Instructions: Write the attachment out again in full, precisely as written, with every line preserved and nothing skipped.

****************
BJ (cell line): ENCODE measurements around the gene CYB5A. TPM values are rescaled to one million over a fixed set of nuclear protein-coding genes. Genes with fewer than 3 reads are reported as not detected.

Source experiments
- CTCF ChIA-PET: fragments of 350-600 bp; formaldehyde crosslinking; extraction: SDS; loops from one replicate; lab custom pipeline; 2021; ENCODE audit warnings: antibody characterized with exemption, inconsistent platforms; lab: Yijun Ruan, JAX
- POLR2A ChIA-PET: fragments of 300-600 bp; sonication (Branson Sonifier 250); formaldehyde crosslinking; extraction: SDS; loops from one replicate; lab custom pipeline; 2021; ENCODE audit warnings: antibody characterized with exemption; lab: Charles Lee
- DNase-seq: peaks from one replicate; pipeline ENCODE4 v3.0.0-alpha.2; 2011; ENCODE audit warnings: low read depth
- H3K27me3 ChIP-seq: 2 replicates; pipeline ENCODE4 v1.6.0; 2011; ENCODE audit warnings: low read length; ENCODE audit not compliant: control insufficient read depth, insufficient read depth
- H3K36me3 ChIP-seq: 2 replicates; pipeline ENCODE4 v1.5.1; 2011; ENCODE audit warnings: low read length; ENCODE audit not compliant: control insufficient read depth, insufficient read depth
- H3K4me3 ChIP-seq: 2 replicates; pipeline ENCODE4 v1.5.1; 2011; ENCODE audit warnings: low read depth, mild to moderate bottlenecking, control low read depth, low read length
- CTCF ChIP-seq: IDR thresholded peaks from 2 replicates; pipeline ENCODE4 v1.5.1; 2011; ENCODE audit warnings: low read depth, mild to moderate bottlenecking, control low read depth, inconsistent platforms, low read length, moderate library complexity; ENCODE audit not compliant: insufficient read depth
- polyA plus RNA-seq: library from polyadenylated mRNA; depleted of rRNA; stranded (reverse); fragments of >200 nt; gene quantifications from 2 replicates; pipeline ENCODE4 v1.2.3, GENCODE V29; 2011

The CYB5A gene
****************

BJ (cell line): ENCODE measurements around the gene CYB5A. TPM values are rescaled to one million over a fixed set of nuclear protein-coding genes. Genes with fewer than 3 reads are reported as not detected.

Source experiments
- CTCF ChIA-PET: fragments of 350-600 bp; formaldehyde crosslinking; extraction: SDS; loops from one replicate; lab custom pipeline; 2021; ENCODE audit warnings: antibody characterized with exemption, inconsistent platforms; lab: Yijun Ruan, JAX
- POLR2A ChIA-PET: fragments of 300-600 bp; sonication (Branson Sonifier 250); formaldehyde crosslinking; extraction: SDS; loops from one replicate; lab custom pipeline; 2021; ENCODE audit warnings: antibody characterized with exemption; lab: Charles Lee
- DNase-seq: peaks from one replicate; pipeline ENCODE4 v3.0.0-alpha.2; 2011; ENCODE audit warnings: low read depth
- H3K27me3 ChIP-seq: 2 replicates; pipeline ENCODE4 v1.6.0; 2011; ENCODE audit warnings: low read length; ENCODE audit not compliant: control insufficient read depth, insufficient read depth
- H3K36me3 ChIP-seq: 2 replicates; pipeline ENCODE4 v1.5.1; 2011; ENCODE audit warnings: low read length; ENCODE audit not compliant: control insufficient read depth, insufficient read depth
- H3K4me3 ChIP-seq: 2 replicates; pipeline ENCODE4 v1.5.1; 2011; ENCODE audit warnings: low read depth, mild to moderate bottlenecking, control low read depth, low read length
- CTCF ChIP-seq: IDR thresholded peaks from 2 replicates; pipeline ENCODE4 v1.5.1; 2011; ENCODE audit warnings: low read depth, mild to moderate bottlenecking, control low read depth, inconsistent platforms, low read length, moderate library complexity; ENCODE audit not compliant: insufficient read depth
- polyA plus RNA-seq: library from polyadenylated mRNA; depleted of rRNA; stranded (reverse); fragments of >200 nt; gene quantifications from 2 replicates; pipeline ENCODE4 v1.2.3, GENCODE V29; 2011

The CYB5A gene